Obsessive Compulsive Disorder (OCD)

It’s the end of the work week and I haven’t blogged in nearly a week. I have not only been busy with work but with life in general. I mentioned in my last two blogs that once mental health week was over with, that I would continue educating you on a particular mental health diagnosis. That is what I plan on doing this evening. I plan on educating you on Obsessive Compulsive Disorder (OCD). I have been diagnosed with a mild form of OCD. The information I am about to tell you I got off of the Natation Alliance on Mental Illness (NAMI) website at nami.org.

What is Obsessive-Compulsive Disorder?

     Obsessions are intrusive, irrational thoughts – unwanted ideas or impulses that repeatedly appear in a person’s mind. Again and again, the person experiences disturbing thoughts, such as “My hands must be contaminated; I need to wash them”; “I may have left the gas stove on; I need to go check it fast”; I am going to injure my child by accident; I need to be very careful or else something bad will happen.” On one level, he or she fears these thoughts might be true. Trying to avoid such thoughts creates great anxiety, distress and dysfunction.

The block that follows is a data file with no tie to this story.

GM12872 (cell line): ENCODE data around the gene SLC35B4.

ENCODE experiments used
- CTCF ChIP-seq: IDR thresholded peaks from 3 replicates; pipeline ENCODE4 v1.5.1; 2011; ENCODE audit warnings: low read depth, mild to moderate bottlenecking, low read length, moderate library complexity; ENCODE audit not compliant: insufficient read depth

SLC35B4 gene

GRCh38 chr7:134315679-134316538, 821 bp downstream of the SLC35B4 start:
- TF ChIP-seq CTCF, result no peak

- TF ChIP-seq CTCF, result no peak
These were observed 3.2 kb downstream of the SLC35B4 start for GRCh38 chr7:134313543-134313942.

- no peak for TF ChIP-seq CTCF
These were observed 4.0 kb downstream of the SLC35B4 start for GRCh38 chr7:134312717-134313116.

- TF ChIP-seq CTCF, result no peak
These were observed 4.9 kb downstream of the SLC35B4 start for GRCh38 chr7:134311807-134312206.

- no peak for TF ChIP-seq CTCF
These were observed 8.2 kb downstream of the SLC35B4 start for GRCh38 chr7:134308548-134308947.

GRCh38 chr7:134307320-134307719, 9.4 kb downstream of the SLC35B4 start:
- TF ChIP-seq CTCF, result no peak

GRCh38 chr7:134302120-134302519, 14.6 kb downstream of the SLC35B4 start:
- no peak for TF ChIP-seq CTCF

Compulsions are repetitive riturals such as hand washing, counting, checking, hoarding or arranging. An individual repeats these actions many times throughout the day and performing these actions releases anxiety, but only momentarily. People with OCD feel they mush perform these compulsive rituals or something bad will happen to them or their loved ones.